A pause in trials of a Covid-19 vaccine being developed by AstraZeneca and Oxford University underlines the importance of such tests being carried out properly, an expert has said.
Wellcome Trust director and Sage member Professor Sir Jeremy Farrar said the public must have “absolute trust” that any vaccine is safe and effective.
His comments came after AstraZeneca said the late-stage studies of the vaccine have been paused owing to a reported side-effect in a patient in the UK.
Prof Farrar told BBC Radio 4’s Today programme on Wednesday that putting a trial on hold is a common occurrence but each one must be taken seriously.
“There are often pauses in vaccine trials,” he said.
“For me it underlines just how important it is that these vaccine trials are done properly, that they have independent oversight, that the regulator is involved and we can trust and support that regulator and that we take these sorts of pauses seriously.
“Yes, they do happen quite commonly in vaccine trials when you’re offering a vaccine to tens of thousands of individuals, but each one must be taken seriously.”
The Government’s chief scientific adviser, Sir Patrick Vallance, told a Downing Street press conference what has happened in the Oxford trial is not unusual.
He added that similar events should also be expected in some of the other vaccine candidate trials.
But he said that overall there is positive news on vaccine and therapeutics.
Sir Patrick said: “So vaccines are progressing – some will read out this year in terms of efficacy and safety.
“And I think there’s a reasonable chance that therefore, we can think about the possibility of vaccination next year sometime at larger levels, and that is pretty much what we thought of beginning and that remains the case.”
News site Stat first reported the pause in testing and said the possible side-effect occurred in a testing volunteer in Britain, who was expected to recover.
The vaccine, developed by Oxford University, is being tested in thousands of people in Britain and the US, and in smaller study groups in Brazil and South America.
Prof Farrar said it is inevitable that some of the 30,000 to 40,000 people given the vaccine will have illnesses unrelated to it.
But he said it is crucial data is shared “transparently and openly”, and added: “In the end the public must have absolute trust that these vaccines are safe and of course effective, and in the end will hopefully bring the pandemic to a close.”
Health Secretary Matt Hancock said the Oxford vaccine trial had already overcome one such delay.
Asked on Sky News if the new pause is a setback, Mr Hancock said: “Not necessarily – it depends on what they find when they do the investigation.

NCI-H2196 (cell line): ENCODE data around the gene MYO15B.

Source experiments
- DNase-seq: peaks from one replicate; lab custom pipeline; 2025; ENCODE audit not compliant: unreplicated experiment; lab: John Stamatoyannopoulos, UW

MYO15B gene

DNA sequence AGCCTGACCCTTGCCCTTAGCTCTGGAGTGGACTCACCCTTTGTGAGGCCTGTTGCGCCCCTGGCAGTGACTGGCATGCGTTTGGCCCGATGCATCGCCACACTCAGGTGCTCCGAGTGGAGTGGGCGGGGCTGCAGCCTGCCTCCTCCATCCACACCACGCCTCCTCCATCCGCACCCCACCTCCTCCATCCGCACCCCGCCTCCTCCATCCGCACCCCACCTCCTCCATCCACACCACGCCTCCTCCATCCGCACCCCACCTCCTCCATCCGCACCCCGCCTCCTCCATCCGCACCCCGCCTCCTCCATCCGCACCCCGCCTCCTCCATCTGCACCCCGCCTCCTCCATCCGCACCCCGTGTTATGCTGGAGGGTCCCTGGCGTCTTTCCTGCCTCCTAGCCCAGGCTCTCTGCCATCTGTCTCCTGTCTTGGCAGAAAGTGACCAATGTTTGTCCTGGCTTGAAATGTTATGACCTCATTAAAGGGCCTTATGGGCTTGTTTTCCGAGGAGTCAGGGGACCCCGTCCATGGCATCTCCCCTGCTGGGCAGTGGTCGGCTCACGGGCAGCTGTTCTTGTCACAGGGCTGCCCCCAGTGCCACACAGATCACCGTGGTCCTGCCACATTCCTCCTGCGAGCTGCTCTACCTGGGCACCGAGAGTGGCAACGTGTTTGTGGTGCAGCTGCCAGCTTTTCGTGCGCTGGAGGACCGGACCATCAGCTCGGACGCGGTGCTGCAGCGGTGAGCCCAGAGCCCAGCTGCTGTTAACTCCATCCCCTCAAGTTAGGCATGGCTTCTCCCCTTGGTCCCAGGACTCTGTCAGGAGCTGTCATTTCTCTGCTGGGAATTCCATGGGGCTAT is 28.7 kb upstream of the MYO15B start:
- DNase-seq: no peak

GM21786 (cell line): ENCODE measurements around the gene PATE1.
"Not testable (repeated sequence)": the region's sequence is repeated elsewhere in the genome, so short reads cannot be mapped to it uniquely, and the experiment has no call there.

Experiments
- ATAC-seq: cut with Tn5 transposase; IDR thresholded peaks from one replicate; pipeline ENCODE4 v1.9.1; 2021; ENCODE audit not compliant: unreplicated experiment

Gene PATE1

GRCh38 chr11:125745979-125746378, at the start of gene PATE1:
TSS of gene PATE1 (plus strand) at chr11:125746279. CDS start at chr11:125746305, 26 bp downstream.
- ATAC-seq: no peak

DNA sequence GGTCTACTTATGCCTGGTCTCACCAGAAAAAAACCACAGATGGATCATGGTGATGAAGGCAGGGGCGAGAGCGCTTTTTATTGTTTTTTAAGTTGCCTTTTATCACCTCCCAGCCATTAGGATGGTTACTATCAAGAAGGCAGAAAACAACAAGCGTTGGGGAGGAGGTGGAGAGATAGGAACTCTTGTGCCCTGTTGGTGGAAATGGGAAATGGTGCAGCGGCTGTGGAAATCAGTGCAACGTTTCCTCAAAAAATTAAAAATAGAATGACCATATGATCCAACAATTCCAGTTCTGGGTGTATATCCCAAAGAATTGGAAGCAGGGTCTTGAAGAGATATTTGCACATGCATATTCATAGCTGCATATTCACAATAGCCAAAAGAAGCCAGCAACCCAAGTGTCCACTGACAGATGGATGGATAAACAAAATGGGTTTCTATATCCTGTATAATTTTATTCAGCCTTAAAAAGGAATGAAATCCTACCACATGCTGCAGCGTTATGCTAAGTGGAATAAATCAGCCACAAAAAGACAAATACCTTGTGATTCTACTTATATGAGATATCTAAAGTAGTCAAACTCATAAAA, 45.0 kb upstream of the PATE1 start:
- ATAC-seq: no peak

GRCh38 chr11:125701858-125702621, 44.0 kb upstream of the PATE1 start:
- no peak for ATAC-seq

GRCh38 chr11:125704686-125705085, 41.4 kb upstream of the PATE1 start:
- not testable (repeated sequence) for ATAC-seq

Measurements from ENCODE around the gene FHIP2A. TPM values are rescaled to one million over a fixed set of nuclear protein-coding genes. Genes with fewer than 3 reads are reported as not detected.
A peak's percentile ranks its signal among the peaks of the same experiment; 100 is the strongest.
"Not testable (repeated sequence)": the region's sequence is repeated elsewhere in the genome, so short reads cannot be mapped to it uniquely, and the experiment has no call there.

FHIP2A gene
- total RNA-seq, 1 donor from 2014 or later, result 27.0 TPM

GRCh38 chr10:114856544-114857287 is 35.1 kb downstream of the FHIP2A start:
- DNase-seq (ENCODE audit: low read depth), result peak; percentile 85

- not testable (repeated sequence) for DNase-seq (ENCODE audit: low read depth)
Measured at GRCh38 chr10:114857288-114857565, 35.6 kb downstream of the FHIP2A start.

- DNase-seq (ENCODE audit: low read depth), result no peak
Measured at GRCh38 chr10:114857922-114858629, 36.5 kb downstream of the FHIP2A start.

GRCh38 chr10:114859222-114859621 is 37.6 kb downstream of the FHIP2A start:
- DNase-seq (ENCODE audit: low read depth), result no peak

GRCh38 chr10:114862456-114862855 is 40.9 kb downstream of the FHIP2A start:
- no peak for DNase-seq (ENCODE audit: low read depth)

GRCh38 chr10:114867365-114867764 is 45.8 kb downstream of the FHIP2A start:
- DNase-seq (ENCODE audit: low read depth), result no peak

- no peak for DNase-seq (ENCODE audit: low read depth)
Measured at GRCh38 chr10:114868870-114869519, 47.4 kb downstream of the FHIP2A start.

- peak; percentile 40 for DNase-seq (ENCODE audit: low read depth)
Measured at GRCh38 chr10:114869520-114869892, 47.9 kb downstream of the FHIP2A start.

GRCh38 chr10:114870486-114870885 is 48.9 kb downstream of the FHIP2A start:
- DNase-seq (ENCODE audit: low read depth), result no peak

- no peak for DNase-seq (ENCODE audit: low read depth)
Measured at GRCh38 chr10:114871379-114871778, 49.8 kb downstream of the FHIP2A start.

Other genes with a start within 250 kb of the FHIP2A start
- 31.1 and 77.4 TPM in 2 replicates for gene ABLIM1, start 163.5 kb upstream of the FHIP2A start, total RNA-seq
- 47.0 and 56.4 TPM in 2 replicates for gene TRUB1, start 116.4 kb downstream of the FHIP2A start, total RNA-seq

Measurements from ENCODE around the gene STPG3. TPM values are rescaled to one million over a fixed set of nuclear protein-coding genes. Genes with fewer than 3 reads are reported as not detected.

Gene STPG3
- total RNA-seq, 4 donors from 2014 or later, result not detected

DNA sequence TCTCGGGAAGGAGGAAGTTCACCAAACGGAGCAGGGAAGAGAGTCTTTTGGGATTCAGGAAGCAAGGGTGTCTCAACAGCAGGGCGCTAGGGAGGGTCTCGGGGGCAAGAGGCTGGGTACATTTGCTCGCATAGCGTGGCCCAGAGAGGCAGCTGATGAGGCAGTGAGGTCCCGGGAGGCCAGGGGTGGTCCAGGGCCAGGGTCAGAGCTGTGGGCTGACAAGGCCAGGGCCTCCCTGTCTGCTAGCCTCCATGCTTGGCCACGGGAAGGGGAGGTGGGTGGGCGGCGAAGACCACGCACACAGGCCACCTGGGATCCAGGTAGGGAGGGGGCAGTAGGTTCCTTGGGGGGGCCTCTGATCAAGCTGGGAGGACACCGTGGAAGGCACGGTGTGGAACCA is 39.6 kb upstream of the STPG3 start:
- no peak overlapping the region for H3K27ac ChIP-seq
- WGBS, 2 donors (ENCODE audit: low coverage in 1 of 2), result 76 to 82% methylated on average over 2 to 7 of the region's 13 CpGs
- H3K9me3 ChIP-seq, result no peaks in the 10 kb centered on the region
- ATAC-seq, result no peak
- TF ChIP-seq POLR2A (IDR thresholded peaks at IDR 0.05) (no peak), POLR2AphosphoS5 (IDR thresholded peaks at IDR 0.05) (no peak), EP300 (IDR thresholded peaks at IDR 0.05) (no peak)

“There was a pause earlier in the summer and that was resolved without a problem.”
An AstraZeneca spokeswoman said the pause is part of a standard review process which occurs if there is a “potentially unexplained illness” reported in any trial subject.
“As part of the ongoing randomised, controlled global trials of the Oxford coronavirus vaccine, our standard review process was triggered and we voluntarily paused vaccination to allow review of safety data by an independent committee,” the spokeswoman said in a statement.
“This is a routine action which has to happen whenever there is a potentially unexplained illness in one of the trials, while it is investigated, ensuring we maintain the integrity of the trials.
“In large trials illnesses will happen by chance but must be independently reviewed to check this carefully.”
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No details about the patient or the nature of the side-effect were given.
But the New York Times reported the patient had been diagnosed with transverse myelitis, an inflammatory syndrome which affects the spinal cord and is often sparked by viral infections.
Temporary holds on large medical studies are not uncommon, and looking into any unexpected reactions is a mandatory part of safety testing.
It is not clear how long AstraZeneca’s pause will last.
Two other vaccines are in huge, final-stage tests in the United States, one made by Moderna Inc and the other by Pfizer and Germany’s BioNTech.
Despite some figures, such as US President Donald Trump, insisting a vaccine will be ready in a matter of months, Oxford University has said a vaccine might not be ready before 2022.